• Amazon Best Sellers Rank: #1,317,549 in Books (See Top 100 in Books)

Customer Reviews

Top Customer Reviews

Format: Paperback Verified Purchase
In Thomas Frank's bestselling "What's the Matter with Kansas?" the author asks why so many Americans vote against their own economic interests. Well, George Lakoff of the Rockridge Institute, a prominent progressive think tank, provides the answers. According to Lakoff, most Americans vote their identity and values not their economic self interest.

Conservatives, despite being a minority, are dominating because they understand this. They are winning by putting their values front and center, by controlling the national dialogue by "framing" issues (i.e. calling the estate tax "the death tax,"), through institution building, and by developing overarching strategic initiatives rather than advocating single issues and isolated programs.

Lakoff provides the groundwork for progressives to begin to counter conservatives. Conservatives call for "strong defense," progressives call for a "stronger America;" conservatives say "free market," progressives say "broad prosperity;" conservatives argue for "smaller government," progressives want "effective government;" etc. The book provides the tools for progressives to move the debate -- by addressing people's core American values -- from the divisive arguing that reinforces conservatives' positions to a civil discourse that reinforces progressives' positions.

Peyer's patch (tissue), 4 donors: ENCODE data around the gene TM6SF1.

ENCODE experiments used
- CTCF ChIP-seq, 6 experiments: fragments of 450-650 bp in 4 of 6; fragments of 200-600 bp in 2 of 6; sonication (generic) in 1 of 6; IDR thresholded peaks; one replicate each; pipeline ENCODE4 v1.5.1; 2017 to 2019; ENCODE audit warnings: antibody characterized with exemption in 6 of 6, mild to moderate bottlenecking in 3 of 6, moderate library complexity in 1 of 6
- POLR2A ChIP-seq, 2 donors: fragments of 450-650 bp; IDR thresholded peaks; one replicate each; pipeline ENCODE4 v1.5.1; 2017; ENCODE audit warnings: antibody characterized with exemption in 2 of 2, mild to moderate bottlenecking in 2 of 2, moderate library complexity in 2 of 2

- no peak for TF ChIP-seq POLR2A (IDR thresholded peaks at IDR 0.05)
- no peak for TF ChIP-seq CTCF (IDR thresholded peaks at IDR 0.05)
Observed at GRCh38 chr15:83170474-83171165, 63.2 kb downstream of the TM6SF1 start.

A must read!
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Format: Paperback
I sure wish I had the foresight to take George Lakoff's class when I was going to Berkeley, but at least I can revel in this illuminating book about the influence exerted by metaphors that resonate with the American public. A professor of linguistics, Lakoff is a senior fellow of the Rockridge Institute, the renowned liberal think tank that concentrates in part on helping Democratic candidates and politicians with re-framing political metaphors. He certainly has the credentials to produce this treatise on the power of words and the resulting images that stay within the mind regardless of what other objective information may be conveyed that run counter to these images. The discussion seems so basic, but Lakoff's treatment is fascinating.